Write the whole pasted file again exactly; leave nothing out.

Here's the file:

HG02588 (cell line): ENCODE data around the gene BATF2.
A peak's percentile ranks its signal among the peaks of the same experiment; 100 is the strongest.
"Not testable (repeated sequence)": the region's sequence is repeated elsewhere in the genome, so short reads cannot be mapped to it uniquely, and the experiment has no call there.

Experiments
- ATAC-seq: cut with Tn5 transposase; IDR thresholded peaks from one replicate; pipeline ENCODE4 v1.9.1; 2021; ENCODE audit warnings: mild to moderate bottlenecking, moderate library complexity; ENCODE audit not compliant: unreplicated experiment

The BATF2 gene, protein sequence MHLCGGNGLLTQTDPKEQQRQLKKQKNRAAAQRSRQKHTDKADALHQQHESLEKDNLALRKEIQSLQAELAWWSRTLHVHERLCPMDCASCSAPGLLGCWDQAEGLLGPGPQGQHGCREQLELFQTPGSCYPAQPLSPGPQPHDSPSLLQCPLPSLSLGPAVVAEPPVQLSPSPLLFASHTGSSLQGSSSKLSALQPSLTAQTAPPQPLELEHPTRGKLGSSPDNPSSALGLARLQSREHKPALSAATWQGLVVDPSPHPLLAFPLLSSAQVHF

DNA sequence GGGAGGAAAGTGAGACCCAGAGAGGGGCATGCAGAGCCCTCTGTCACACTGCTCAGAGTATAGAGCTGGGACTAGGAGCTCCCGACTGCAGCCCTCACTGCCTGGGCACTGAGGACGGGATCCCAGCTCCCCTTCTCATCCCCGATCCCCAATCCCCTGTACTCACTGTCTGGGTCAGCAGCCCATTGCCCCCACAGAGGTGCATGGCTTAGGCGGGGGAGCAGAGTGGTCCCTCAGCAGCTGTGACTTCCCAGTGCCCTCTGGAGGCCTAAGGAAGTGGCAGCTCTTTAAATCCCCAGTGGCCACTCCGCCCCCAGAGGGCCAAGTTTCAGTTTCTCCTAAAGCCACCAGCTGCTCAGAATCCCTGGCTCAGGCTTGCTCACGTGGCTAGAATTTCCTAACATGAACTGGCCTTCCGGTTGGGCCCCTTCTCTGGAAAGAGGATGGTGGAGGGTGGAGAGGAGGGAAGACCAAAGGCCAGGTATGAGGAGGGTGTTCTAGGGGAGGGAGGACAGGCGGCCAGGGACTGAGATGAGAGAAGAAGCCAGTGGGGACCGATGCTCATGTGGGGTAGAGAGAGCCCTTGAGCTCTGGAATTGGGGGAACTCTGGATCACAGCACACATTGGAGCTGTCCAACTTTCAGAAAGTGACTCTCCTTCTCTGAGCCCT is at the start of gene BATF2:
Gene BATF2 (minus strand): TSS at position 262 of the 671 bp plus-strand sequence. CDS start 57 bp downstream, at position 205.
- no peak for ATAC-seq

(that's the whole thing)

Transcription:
HG02588 (cell line): ENCODE data around the gene BATF2.
A peak's percentile ranks its signal among the peaks of the same experiment; 100 is the strongest.
"Not testable (repeated sequence)": the region's sequence is repeated elsewhere in the genome, so short reads cannot be mapped to it uniquely, and the experiment has no call there.

Experiments
- ATAC-seq: cut with Tn5 transposase; IDR thresholded peaks from one replicate; pipeline ENCODE4 v1.9.1; 2021; ENCODE audit warnings: mild to moderate bottlenecking, moderate library complexity; ENCODE audit not compliant: unreplicated experiment

The BATF2 gene, protein sequence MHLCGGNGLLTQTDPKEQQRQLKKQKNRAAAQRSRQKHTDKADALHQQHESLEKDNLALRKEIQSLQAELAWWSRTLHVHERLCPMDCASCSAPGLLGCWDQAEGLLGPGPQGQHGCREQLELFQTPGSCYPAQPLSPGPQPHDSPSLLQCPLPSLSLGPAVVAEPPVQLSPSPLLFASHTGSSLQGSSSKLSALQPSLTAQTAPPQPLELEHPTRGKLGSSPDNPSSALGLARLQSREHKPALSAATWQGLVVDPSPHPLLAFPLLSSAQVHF

DNA sequence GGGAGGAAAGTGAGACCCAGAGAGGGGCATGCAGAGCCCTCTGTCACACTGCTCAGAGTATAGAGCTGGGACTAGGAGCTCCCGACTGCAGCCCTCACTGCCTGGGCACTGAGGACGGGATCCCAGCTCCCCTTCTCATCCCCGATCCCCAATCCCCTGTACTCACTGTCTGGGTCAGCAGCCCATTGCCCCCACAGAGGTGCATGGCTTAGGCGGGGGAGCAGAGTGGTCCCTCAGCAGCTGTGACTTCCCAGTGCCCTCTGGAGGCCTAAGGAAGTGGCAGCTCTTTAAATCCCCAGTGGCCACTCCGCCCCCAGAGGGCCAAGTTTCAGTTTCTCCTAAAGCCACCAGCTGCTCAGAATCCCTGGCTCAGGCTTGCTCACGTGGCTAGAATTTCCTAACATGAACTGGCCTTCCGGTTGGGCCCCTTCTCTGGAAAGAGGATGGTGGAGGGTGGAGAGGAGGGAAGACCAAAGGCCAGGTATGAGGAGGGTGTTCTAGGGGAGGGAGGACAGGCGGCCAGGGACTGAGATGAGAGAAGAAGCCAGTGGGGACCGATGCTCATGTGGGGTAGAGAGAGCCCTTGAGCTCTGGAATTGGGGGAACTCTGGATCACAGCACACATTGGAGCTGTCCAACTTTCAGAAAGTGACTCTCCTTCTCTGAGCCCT is at the start of gene BATF2:
Gene BATF2 (minus strand): TSS at position 262 of the 671 bp plus-strand sequence. CDS start 57 bp downstream, at position 205.
- no peak for ATAC-seq